In recent years, a great deal of media coverage has centered on the current state of the Social Security Administration (SSA) and its funding. The most complete picture that the media and general public receive on this issue is presented in the form of the SSA Trustee’s annual report on the actual and projected status of the nation’s Social Security trust. The 2013 report has just been released.
Of particular concern to many is what information this year’s report holds with regards to Social Security Disability benefits (SSD). The most promising news in this respect that the report has to offer is that SSD recipients will continue to receive their benefits for at least another 20 years. Of course, this report assumes that our nation’s financial situation does not change dramatically over this period of time. However, the fact that SSD benefits are projected to remain relatively stable over the next few decades is not unwelcome news.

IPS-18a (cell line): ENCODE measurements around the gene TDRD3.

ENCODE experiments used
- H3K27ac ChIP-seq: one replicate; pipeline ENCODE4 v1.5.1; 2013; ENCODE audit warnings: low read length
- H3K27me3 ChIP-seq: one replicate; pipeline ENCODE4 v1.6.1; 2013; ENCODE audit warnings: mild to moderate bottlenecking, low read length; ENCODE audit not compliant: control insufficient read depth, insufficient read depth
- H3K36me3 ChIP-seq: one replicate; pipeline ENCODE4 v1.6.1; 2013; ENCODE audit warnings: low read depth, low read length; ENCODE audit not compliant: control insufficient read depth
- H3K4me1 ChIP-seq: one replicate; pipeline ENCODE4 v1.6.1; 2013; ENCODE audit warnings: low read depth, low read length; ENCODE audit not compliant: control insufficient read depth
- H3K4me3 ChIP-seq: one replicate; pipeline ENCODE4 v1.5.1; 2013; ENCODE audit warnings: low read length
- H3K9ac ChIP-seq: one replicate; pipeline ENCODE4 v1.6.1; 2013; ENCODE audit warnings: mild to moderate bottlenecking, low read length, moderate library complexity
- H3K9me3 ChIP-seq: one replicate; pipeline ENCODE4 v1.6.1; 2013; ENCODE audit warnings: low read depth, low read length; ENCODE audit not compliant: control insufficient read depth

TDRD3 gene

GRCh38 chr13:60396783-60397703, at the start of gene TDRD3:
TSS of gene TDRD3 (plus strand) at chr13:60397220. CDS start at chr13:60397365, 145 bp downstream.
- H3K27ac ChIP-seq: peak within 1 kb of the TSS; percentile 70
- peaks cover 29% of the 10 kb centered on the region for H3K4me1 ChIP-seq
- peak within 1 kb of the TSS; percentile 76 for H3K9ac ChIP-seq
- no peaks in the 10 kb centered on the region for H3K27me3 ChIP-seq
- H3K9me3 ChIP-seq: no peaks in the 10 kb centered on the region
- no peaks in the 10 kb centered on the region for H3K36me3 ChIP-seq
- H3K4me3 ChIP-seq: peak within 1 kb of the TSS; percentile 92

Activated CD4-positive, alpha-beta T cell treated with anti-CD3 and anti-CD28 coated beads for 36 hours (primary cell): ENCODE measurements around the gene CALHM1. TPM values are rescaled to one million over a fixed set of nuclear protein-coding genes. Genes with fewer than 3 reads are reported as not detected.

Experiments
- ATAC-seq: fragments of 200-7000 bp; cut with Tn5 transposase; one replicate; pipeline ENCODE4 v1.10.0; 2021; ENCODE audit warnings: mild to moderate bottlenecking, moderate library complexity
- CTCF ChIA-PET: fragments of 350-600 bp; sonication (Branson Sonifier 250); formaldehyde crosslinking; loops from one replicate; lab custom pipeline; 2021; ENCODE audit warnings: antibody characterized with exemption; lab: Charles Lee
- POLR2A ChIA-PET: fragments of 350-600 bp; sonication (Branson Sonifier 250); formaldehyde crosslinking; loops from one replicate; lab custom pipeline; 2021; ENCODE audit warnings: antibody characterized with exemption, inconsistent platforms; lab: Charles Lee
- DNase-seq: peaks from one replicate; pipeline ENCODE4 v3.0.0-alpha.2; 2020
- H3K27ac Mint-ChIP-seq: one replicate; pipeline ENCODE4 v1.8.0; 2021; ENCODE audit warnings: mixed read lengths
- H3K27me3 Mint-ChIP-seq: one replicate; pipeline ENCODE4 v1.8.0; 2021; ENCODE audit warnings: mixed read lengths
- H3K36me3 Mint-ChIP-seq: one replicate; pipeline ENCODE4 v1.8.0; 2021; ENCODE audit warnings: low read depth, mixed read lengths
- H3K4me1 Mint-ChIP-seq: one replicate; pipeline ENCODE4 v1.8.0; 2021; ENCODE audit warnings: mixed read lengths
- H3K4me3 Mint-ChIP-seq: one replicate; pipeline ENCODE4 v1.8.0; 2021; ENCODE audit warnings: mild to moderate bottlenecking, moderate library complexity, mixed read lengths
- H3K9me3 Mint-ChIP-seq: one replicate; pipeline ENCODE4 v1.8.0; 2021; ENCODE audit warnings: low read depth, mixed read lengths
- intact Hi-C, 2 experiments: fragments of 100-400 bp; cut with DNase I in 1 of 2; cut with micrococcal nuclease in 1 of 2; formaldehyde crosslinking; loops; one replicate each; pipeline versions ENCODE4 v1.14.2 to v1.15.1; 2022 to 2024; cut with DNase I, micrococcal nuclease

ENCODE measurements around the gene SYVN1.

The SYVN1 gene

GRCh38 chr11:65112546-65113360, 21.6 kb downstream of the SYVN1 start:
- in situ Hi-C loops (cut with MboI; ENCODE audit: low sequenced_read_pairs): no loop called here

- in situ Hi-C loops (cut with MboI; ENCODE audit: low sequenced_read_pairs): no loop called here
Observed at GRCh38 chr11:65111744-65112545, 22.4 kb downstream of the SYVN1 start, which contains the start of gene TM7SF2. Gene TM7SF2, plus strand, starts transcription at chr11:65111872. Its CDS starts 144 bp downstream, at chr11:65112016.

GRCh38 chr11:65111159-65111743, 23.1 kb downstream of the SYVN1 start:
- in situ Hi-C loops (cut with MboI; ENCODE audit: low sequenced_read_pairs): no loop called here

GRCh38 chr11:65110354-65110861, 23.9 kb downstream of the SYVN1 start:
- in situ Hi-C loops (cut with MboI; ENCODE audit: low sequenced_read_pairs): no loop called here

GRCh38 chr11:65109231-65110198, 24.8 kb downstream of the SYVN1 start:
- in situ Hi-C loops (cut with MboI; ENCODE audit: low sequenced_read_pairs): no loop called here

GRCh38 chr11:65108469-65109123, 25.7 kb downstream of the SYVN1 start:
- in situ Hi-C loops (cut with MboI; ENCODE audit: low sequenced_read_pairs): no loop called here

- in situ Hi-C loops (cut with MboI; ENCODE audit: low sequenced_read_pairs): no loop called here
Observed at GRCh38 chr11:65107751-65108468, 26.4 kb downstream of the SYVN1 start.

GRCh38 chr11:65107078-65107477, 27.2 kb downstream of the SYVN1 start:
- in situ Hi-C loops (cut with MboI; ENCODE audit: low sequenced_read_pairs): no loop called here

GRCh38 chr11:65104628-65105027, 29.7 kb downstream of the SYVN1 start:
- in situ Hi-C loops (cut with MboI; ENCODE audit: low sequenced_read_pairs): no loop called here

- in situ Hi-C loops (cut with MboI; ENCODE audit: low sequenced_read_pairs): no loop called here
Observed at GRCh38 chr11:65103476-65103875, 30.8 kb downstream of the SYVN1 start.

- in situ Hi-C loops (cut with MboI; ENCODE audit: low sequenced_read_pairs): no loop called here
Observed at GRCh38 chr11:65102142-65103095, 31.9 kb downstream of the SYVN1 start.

The one caveat to this news is that Congress must act upon reforming the SSD trust fund in particular by 2016. Failure to do so will potentially result in beneficiaries only receiving about 80 percent of their benefits after this point. This news will hopefully inspire Congress to consider this issue carefully within the next few years in order to ensure that disability benefits are not cut even as the system overall remains stable until 2033 or so.
SSD benefits remain a critical source of income for millions of disabled Americans. Though much of the information contained within the 2013 report is promising, it is important that Congress keeps vulnerable populations in the forefront of its collective mind as it considers how to reform this trust moving forward.